They Can't Go On. But They Go On And On.

"I can't go on, I'll go on," wrote Samuel Beckett in a line that would come to crystallize much of his work. Beckett's epigrammatic oxymoron describes the experience of many of Anton Chekhov's characters, some 75 years before that. Long before Vladimir and Estragon waited and waited for Godot, Olga, Masha and Irina waited and dreamed and planned and never actually got to Moscow.

Chekhovian inertia and ultimately inescapable ennui, is in full bloom in Berkeley Rep's The Three Sisters. This is the West coast premiere of Sarah Ruhl's new version of the 1901 play. In the Berkeley-to-Broadway In the Next Room (or the vibrator play), Ruhl showed us that the desperation in the constricted lives of Victorian women could be comedic gold. But her take on Chekhov is much more sober.

Chekhov himself described Three Sisters as a "comedy" and indeed the self-pitying iterations and reiterations and resolutions (followed by stasis) is an absurd state of affairs. Chekhov went on to deem this play "vaudeville" and while I have never seen it performed that way, it has been demonstrated that Chekhov was a pioneer of black comedy. But what is one person's tragi-comedy is director Les Waters's idea of strum und drang.

Emily Kitchens, Wendy Rich Stetson and Heather Wood

In Waters's capable production of Ruhl's straight-forward script, we pity these daughters of the evaporating aristocracy. They see themselves as in exile, helpless to do anything but long for their past. In this production, we take them for their word when they tell us that they are trapped by their circumstances. If they have said the same thing 20 times by ACT II, if they imagine escape but never pursue it, woe is them. But their treadmill angst could also be perceived as pathetic and comic.


While tedium is critical to the characters' condition, some of it wafts audience-ward too. The interminable contemplation of life and death and the meaning of it all grows wearisome over the play's three hours.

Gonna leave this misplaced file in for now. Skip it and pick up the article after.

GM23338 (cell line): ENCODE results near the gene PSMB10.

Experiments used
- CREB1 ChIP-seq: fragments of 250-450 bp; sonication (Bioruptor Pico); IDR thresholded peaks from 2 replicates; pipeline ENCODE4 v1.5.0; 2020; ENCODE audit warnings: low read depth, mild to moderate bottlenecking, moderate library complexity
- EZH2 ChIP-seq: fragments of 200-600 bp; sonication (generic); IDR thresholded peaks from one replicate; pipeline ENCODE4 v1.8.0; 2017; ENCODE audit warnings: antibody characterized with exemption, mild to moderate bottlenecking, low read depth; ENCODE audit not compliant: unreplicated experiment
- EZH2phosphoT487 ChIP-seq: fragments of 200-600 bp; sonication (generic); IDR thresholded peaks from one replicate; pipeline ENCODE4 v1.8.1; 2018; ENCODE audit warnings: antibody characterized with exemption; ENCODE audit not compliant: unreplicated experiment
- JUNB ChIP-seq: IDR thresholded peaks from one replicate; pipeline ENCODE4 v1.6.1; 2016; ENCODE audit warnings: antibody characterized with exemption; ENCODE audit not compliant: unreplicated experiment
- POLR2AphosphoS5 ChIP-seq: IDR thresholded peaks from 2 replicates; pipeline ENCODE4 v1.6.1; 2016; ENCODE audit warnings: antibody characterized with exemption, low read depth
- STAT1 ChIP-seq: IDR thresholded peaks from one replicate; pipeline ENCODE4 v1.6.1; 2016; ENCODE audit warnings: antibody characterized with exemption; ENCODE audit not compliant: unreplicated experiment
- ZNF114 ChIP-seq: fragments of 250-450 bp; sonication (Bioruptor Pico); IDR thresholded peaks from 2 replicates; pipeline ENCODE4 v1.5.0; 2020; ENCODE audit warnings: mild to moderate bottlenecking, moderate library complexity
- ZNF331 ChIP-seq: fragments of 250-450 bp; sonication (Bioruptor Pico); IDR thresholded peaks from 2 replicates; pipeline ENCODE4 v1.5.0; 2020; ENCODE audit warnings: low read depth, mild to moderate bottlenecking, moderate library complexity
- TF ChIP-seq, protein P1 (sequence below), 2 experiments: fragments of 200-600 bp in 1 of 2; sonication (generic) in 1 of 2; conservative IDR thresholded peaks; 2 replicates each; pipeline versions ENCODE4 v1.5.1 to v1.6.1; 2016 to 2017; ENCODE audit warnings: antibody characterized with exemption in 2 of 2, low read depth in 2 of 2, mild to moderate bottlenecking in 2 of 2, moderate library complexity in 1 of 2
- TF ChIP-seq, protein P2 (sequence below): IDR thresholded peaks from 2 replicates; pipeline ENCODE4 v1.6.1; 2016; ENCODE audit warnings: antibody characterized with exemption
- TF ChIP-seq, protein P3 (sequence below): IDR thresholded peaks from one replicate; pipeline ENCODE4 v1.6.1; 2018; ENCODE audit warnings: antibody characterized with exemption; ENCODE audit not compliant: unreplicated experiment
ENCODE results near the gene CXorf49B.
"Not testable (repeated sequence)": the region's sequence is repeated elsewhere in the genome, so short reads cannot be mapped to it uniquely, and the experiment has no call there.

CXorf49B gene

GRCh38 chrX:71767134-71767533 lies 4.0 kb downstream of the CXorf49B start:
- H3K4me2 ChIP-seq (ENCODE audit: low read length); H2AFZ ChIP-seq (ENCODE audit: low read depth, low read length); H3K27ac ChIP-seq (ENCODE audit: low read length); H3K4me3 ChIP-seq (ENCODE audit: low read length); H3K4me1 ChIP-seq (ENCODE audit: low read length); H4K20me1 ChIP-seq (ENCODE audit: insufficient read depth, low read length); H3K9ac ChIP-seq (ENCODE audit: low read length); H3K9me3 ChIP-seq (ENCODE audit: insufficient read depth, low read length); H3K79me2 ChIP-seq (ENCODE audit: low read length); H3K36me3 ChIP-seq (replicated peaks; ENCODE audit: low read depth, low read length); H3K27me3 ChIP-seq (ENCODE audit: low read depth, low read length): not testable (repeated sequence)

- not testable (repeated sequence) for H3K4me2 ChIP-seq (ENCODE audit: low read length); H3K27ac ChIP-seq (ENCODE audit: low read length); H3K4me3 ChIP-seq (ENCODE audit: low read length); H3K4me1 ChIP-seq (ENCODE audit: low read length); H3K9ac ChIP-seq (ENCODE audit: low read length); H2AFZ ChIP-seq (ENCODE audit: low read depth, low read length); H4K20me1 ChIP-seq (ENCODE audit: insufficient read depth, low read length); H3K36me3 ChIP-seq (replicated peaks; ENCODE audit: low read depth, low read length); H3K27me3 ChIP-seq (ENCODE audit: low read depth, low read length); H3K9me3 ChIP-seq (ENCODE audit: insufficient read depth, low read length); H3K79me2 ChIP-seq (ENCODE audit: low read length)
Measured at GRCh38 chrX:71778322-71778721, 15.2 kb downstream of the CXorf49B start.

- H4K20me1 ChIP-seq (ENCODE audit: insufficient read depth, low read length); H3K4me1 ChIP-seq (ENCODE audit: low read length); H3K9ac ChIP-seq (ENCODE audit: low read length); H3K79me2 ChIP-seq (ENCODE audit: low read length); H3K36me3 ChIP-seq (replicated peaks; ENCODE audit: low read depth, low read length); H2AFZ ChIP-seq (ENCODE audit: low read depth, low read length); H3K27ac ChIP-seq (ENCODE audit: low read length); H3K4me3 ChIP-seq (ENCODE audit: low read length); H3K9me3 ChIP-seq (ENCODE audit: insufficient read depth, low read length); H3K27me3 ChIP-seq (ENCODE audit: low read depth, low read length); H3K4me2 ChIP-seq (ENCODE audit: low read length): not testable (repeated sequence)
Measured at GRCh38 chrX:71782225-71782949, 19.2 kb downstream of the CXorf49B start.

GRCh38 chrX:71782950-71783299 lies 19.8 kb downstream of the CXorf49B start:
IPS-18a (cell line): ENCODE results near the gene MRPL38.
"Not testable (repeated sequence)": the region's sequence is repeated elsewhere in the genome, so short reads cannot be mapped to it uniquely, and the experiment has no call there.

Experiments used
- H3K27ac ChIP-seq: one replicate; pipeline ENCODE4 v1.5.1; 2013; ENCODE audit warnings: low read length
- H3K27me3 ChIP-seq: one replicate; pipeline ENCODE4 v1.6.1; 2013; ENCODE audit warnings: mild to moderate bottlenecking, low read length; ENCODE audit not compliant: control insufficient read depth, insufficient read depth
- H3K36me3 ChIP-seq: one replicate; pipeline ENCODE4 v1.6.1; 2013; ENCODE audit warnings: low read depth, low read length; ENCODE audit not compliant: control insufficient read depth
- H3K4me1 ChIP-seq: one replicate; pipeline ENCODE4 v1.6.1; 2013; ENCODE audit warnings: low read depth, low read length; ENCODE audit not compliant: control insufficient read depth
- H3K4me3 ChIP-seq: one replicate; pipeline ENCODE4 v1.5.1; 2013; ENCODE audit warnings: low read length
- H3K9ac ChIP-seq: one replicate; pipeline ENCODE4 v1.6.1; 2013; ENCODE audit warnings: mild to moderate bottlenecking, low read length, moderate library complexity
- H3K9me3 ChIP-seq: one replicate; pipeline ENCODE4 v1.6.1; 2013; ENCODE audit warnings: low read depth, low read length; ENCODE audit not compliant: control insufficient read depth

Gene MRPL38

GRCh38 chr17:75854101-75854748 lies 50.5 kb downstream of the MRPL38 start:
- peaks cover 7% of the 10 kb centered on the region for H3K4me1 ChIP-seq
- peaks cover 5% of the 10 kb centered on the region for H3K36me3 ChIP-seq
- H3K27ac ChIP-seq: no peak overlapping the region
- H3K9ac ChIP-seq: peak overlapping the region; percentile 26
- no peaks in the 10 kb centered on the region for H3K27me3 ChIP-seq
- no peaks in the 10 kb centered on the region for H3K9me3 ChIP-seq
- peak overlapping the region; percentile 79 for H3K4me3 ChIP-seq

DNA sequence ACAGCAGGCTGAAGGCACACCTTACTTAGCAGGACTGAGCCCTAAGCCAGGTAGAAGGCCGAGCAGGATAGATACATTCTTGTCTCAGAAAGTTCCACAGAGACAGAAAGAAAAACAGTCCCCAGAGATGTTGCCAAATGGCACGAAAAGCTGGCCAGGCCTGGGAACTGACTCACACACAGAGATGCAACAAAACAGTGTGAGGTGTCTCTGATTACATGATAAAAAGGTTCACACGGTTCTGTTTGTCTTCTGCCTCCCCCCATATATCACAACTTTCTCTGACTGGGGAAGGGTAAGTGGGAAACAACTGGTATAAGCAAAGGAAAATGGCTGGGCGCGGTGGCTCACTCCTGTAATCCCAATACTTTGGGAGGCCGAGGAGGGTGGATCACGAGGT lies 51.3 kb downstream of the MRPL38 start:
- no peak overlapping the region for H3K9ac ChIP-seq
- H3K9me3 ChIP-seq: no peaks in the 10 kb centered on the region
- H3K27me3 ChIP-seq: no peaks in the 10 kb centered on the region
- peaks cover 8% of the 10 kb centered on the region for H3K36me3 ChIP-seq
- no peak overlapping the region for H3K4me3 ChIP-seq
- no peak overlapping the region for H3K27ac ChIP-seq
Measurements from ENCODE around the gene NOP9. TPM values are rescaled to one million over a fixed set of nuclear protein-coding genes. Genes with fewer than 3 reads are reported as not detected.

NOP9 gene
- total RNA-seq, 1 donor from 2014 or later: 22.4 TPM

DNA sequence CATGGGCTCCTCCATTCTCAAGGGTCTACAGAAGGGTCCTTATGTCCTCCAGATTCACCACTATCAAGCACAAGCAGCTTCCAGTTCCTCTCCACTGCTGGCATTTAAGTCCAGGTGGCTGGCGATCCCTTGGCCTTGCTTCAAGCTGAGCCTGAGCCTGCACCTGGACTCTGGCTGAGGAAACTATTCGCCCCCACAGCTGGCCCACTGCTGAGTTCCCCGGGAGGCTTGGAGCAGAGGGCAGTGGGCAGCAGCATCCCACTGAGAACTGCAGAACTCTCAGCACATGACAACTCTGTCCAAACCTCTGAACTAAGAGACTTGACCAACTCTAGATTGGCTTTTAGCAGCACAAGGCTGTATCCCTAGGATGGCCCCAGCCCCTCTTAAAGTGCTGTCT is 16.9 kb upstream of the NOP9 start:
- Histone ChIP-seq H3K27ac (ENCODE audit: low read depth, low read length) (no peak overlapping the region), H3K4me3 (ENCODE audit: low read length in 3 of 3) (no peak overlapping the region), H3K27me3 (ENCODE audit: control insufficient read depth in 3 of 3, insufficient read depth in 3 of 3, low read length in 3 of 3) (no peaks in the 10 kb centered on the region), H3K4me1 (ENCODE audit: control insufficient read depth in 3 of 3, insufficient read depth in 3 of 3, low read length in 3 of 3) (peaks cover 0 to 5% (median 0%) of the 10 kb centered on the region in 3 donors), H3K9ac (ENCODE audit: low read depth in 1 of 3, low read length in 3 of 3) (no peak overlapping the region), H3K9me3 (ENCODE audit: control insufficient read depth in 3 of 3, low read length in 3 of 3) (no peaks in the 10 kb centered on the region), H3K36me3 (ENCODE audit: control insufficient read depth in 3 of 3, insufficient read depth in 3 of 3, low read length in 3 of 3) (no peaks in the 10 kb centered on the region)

James Carpenter, Thomas Jay Ryan, Heather Wood and Bruce McKenzie

Each time the women bemoan their lives it's as if they have never said it before. They wallow in their misery with little self-awareness. Wan and winsome, Heather Wood plays the youngest sister, Irina whose youth is fading along with her vitality and hope; Wendy Rich Stetson plays the stoic Olga, the eldest sister, who eventually takes the headmistress position she swore she would never accept. Dressed in black and cloaked in gloom, Natalia Payne plays Masha, the married sister who can barely swallow down her bitterness. Throughout it all, the three comfort each other that next year they will move to Moscow.

Perhaps the nuanced performances of sad heroines who are tragic, pitiable and funnily so, isn't successful here. But there is comedy in more conventional places. The characters who have married into the family are blathering, clueless clowns who annoy the sisters and provide great comic relief.

Natalia Payne and Keith Reddin

Keith Reddin is perfectly imbecilic and unctuous as Masha's husband Kulygin. He is a self-important school-teacher with the irritating (amusing) affectation of declining Latin nouns incessantly and grading people's behavior. Reddin's character is a classic cuckold. He's a buffoon who is oblivious to Masha's contempt -- or her affair with Colonel Vershinin (Bruce McKenzie.)

Also very entertaining is the utterly obnoxious Natasha, who becomes the wife of Andrei, (Alex Moggridge as the chronically unhappy brother of the Prozorova sisters.) With a veneer of sweetness, she confuses haughtiness with gentility. A layer of mean hides her desperate insecurity and Emily Kitchens brings a necessary energy to her role as the comic villainess.

These two are buffoons who are puffed up imitations of nobility. But the family's relationship with their social class is more complicated. Written at the brink of the Russian Revolution, Chekhov's sisters wax nostalgic for the halcyon days of Russian aristocracy, culture and refinement. Yet they are equally idealistic about a bold, bright future for their generation. Irina, in particular, believes she admires and craves the life of laborers and those who work for a living. She complains about being "a young woman who wakes at twelve o'clock, then has coffee in bed, then spends two hours dressing. . . Oh, how awful that is!" After several jobs as a menial laborer, she's soon complaining again.

As is their wont.